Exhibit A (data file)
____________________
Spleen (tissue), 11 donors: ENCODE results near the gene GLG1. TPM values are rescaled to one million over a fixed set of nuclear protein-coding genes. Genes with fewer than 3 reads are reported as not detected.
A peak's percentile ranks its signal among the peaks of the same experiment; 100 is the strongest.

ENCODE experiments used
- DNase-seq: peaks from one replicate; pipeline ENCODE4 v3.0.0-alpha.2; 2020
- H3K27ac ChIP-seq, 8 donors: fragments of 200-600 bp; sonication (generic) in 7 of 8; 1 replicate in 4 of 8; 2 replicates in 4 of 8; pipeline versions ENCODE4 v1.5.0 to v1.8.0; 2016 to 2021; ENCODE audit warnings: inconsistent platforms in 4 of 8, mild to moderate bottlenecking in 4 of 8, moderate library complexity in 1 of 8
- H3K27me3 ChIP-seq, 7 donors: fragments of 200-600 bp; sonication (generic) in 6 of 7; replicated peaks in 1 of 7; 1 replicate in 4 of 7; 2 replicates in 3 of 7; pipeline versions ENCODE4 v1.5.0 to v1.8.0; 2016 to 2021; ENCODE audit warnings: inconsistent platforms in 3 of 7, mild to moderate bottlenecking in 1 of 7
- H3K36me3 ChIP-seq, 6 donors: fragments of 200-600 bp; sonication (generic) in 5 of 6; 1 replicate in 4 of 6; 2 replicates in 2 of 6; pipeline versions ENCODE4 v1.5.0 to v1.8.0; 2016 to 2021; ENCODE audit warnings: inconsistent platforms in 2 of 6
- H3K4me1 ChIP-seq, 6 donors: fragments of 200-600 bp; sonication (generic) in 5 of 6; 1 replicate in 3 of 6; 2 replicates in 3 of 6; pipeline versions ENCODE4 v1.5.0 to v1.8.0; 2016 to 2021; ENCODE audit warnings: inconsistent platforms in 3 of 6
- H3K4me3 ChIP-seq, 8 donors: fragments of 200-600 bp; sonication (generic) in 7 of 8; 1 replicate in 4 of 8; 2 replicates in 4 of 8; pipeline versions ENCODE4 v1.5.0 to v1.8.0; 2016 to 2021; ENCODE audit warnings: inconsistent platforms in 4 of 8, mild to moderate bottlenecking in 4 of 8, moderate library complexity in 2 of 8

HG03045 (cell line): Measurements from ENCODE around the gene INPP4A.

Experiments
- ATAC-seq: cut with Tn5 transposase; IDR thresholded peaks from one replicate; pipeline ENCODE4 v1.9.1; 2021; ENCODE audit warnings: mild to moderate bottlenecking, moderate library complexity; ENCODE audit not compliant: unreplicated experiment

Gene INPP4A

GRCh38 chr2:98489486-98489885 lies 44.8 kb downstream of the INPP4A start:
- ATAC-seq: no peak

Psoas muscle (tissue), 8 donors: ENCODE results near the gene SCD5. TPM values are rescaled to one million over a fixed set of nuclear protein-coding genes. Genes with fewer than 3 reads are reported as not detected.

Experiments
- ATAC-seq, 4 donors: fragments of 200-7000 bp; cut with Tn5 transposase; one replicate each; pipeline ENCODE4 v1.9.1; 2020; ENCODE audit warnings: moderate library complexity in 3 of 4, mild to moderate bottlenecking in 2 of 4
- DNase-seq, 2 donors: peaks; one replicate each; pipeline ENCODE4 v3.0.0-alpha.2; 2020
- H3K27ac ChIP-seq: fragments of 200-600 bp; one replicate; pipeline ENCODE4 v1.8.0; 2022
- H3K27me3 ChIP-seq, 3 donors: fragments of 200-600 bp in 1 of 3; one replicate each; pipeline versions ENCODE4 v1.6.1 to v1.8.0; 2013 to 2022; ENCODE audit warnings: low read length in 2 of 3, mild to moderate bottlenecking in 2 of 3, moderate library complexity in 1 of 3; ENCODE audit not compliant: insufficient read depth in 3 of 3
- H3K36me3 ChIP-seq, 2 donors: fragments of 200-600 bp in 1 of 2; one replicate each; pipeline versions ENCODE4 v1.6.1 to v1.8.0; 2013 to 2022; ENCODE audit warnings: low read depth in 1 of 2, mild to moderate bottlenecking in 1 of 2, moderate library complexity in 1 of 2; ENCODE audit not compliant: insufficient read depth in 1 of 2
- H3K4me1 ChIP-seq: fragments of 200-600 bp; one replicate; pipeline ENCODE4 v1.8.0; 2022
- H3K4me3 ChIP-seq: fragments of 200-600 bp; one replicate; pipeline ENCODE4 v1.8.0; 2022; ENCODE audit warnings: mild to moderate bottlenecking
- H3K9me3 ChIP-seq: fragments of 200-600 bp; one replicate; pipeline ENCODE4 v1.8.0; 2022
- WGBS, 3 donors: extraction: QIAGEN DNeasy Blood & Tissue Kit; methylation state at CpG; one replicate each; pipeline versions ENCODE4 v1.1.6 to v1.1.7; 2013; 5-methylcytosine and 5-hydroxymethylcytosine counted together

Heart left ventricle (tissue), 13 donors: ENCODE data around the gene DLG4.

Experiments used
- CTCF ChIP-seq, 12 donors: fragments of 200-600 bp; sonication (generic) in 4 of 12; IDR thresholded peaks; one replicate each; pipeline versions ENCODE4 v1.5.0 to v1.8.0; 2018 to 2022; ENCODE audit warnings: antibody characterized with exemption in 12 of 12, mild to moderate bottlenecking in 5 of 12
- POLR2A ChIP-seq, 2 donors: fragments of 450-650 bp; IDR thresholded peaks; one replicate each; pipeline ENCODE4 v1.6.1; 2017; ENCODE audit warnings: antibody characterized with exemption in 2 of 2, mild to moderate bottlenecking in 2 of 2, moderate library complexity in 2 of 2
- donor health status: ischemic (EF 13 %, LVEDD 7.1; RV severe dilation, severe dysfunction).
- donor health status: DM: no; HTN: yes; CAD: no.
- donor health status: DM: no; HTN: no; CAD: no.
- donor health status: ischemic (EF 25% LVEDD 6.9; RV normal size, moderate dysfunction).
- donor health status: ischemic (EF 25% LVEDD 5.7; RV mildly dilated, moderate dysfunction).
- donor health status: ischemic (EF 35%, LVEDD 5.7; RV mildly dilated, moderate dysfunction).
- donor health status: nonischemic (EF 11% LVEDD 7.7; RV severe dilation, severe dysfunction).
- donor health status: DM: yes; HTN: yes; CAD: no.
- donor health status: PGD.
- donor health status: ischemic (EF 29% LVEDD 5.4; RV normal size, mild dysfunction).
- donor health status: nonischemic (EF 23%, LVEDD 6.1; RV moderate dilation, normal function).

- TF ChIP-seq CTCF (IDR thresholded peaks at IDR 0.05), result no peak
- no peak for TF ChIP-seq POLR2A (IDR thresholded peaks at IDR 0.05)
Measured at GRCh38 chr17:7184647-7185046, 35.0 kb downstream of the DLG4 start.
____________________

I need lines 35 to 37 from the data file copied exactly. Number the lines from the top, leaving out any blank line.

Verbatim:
- donor health status: ischemic (EF 25% LVEDD 5.7; RV mildly dilated, moderate dysfunction).
- donor health status: ischemic (EF 35%, LVEDD 5.7; RV mildly dilated, moderate dysfunction).
- donor health status: nonischemic (EF 11% LVEDD 7.7; RV severe dilation, severe dysfunction).